The Defense Information Systems Agency will not move to U.S. Cyber Command, following concerns of major policy, operational and practical challenges, former Defense Secretary Robert Gates said in an undated memo.
After reviewing the Cost Assessment and Program Evaluation Gates said he recognizes that shifting DISA to U.S. Cyber Command is no longer “a viable approach.”
As part of Gates’ push to eliminate billions in spending, he directed Chief Information Officer Teri Takai to shutter the Pentagon’s Networks and Information Integration by Sept. 30.
The portion of NII responsible for major automated information system acquisition oversight and command and control will transfer to Office of the Under Secretary of Acquisition, Technology and Logistics. The move will create a smaller but strengthened CIO office that has a strong relationship with DISA and Cyber Command, Gates said.
UPDATE BELOW: Citing alleged “union busting” activities at a Nebraska Air Force base, the American Federation of Government Employees said Tuesday it is pulling out of Defense Department talks to design a new performance appraisal system.
AFGE objects to Offutt Air Force Base’s refusal to allow registered nurse Julie Sheehan to attend the design team meetings in Washington. AFGE said the base’s refusal is retaliation for her successful organizing and collective bargaining efforts. Sheehan is vice president of AFGE Local 1486 at Offutt.
AFGE said Sheehan attended an initial labor-management meeting in Los Angeles last September, and attended the first round of meetings in Washington last month. But AFGE said Offutt is refusing to let Sheehan attend further meetings. AFGE said the base’s supervisors have accused Sheehan of poor performance and placed her on a performance improvement plan — which they called “trumped-up charges” — though they said she has consistently received top performance ratings.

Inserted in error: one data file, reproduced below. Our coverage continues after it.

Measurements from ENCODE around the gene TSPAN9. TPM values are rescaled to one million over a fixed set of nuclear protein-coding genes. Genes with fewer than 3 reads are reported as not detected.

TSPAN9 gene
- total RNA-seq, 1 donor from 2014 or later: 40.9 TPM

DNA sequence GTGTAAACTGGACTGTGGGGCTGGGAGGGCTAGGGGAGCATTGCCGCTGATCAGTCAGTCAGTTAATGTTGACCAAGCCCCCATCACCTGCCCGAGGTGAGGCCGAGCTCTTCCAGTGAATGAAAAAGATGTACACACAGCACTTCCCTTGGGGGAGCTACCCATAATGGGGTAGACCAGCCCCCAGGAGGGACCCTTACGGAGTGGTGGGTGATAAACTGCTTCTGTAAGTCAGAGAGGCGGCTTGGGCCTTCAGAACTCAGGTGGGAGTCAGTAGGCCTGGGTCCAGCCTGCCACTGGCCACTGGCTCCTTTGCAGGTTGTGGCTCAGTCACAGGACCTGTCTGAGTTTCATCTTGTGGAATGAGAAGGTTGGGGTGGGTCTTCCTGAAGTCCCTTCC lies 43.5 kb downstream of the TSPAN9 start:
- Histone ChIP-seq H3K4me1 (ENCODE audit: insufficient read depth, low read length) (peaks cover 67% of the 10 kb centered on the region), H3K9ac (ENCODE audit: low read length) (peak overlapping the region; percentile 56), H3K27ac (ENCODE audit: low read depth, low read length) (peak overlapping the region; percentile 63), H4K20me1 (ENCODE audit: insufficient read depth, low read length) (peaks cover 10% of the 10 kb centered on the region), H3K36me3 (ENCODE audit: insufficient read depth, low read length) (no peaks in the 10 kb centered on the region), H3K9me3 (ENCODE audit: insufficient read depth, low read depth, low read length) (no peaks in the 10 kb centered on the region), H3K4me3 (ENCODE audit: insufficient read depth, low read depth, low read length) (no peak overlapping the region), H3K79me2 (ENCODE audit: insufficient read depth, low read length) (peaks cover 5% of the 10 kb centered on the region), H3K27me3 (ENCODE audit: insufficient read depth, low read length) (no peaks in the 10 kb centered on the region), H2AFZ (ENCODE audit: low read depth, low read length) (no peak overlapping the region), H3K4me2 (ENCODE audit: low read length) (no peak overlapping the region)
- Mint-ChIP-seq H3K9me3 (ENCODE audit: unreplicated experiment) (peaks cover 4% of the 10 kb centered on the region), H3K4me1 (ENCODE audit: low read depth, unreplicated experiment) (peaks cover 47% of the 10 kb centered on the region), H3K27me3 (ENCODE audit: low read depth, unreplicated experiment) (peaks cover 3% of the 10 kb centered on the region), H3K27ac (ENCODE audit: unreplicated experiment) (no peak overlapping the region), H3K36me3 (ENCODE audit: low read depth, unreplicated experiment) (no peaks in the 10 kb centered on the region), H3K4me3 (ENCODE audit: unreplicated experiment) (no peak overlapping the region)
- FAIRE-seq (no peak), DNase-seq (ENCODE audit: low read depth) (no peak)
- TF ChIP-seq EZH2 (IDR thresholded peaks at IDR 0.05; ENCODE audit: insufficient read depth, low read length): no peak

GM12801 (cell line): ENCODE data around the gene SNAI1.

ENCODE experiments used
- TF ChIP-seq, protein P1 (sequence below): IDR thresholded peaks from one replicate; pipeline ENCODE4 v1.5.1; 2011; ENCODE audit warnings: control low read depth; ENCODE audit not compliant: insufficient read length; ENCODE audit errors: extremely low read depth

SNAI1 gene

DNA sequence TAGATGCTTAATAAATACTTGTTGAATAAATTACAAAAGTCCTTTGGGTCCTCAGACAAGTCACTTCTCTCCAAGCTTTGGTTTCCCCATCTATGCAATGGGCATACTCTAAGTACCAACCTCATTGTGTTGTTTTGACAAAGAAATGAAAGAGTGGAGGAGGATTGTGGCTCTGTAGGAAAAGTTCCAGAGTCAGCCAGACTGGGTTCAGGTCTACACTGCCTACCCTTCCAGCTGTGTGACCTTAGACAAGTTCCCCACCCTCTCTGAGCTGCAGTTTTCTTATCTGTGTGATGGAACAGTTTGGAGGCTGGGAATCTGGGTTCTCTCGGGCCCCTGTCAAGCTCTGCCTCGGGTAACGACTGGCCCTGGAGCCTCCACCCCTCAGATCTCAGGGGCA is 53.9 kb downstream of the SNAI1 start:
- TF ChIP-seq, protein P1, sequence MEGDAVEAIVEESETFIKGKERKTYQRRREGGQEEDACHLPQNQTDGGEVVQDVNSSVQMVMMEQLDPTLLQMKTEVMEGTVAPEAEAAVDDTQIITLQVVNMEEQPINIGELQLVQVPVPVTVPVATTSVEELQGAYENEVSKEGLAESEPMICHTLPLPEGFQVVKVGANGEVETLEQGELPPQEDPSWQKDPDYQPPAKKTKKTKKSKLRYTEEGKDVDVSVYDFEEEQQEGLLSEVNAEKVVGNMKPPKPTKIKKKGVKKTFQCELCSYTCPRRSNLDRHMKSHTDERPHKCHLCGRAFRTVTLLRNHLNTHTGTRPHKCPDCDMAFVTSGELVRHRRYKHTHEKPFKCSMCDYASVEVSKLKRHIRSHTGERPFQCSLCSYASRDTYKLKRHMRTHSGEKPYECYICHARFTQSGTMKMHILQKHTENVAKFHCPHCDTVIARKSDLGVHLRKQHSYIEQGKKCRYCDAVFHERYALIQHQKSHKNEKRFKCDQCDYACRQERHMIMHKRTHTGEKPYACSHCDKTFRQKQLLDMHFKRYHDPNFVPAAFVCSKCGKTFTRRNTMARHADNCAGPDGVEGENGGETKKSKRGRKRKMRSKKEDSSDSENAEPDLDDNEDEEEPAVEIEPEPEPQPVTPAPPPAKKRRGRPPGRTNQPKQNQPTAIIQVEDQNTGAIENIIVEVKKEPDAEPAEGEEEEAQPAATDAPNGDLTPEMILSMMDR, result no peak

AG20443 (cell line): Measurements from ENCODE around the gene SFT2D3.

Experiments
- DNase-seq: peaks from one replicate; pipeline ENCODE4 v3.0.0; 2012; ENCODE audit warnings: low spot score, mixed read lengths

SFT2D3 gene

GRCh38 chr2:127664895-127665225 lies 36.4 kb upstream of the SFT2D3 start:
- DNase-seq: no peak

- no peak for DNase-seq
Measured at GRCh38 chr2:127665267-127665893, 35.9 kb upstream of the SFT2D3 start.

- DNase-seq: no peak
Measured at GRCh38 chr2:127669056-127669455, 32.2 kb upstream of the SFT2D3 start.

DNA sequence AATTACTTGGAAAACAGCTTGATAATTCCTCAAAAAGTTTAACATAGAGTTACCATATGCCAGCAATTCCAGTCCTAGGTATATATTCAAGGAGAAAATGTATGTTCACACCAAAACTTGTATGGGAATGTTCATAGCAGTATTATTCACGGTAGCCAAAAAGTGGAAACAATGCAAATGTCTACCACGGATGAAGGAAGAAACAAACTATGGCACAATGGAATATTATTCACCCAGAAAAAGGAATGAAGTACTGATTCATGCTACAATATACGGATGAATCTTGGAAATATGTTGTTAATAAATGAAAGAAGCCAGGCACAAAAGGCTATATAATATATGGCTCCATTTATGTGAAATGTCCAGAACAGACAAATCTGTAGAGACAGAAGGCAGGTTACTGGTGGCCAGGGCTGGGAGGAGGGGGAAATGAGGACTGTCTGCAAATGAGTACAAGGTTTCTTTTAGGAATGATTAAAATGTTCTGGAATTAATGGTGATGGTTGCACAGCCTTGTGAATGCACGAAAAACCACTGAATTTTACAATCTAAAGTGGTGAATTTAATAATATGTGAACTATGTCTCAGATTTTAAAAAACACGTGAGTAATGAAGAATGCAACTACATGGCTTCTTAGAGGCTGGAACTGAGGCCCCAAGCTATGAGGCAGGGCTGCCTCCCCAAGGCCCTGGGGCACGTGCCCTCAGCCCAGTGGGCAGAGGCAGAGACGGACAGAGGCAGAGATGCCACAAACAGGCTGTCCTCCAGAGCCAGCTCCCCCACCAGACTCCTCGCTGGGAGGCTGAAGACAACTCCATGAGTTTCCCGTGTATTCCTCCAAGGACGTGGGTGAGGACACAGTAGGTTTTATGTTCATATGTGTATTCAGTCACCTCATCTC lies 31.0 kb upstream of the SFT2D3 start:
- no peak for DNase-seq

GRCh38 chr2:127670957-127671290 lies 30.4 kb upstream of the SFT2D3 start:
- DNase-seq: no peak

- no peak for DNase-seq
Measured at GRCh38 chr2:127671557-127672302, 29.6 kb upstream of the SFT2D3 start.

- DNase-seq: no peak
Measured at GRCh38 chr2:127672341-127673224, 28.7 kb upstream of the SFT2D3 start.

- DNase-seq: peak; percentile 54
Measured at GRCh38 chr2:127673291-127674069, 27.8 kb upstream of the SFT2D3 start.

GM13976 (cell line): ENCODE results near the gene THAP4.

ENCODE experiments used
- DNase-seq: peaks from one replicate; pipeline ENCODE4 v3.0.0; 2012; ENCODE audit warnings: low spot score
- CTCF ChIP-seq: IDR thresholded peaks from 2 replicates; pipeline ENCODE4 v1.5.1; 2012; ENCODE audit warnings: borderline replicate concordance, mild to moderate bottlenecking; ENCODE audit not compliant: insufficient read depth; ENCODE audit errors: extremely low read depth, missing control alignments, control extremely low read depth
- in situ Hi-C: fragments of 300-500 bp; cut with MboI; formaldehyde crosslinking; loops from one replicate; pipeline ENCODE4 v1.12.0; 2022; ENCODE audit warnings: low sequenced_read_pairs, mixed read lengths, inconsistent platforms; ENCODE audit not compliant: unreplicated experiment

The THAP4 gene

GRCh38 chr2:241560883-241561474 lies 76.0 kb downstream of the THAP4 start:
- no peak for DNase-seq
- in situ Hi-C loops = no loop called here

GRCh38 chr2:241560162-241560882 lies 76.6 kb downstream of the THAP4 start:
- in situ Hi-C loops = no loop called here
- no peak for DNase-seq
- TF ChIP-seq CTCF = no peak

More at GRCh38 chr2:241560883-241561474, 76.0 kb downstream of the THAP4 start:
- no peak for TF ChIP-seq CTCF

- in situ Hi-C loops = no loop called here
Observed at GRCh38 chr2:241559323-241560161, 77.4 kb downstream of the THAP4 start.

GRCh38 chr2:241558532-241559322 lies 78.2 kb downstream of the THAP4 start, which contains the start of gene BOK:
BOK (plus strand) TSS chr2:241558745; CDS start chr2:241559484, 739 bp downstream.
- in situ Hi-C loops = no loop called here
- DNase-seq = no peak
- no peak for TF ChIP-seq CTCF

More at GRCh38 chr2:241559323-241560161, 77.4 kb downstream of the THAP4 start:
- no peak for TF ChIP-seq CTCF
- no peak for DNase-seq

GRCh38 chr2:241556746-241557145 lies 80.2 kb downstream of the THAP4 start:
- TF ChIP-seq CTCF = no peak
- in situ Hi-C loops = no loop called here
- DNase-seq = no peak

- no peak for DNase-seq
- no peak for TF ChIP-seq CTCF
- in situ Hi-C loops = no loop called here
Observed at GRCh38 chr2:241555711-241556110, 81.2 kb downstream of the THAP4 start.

“They are targeting this employee to discourage union membership,” said Don Hale, president of AFGE’s Defense Conference. “This is nothing less than union busting, and we won’t stand for it. We are pulling out of the design team, and the Air Force Command and DoD’s senior leaders can explain it to Congress.”
Hale said AFGE will return to the personnel system discussions — which also aim to design new hiring flexibilities and work-force incentives such as bonuses — if Offutt allows Sheehan to participate and drops its claims of poor performance.
Offutt spokespeople were unavailable for comment.
UPDATE: The Pentagon issued this statement Wednesday morning regarding AFGE’s pullout:
The Department of Defense recognizes and respects the right of the union leadership to select the bargaining unit representatives they believe are best suited to serve on the design teams for the National Defense Authorization Act 2010 personnel initiatives. Unfortunately, a significant workload requirement precluded management from releasing one of the selected individuals. We have provided the union leadership the opportunity to select an alternate for this very important initiative. This option is strongly encouraged in view of the workload considerations of the previously selected individual.
The NDAA 2010 personnel initiatives present the Department with both a tremendous challenge and opportunity. In crafting the new authorities, our goal has always been to assure broad based participation. AFGE is one of several unions participating in the design and development process. As we proceed, we will continue efforts to assure the union perspective is fully considered.
A little fuzzy on the distinctions between various types of federal contracts?
Don’t feel bad, because some federal contracting officers are, too, according to a Federal Register notice published today.
In a jointly filed proposed rule, the Defense Department, NASA and the General Services Administration indicate that they are trying to correct the mistaken impression among contracting officers “governmentwide” that the fixed labor rates in time-and-materials/labor-hour contracts make them “fixed-price type contracts.”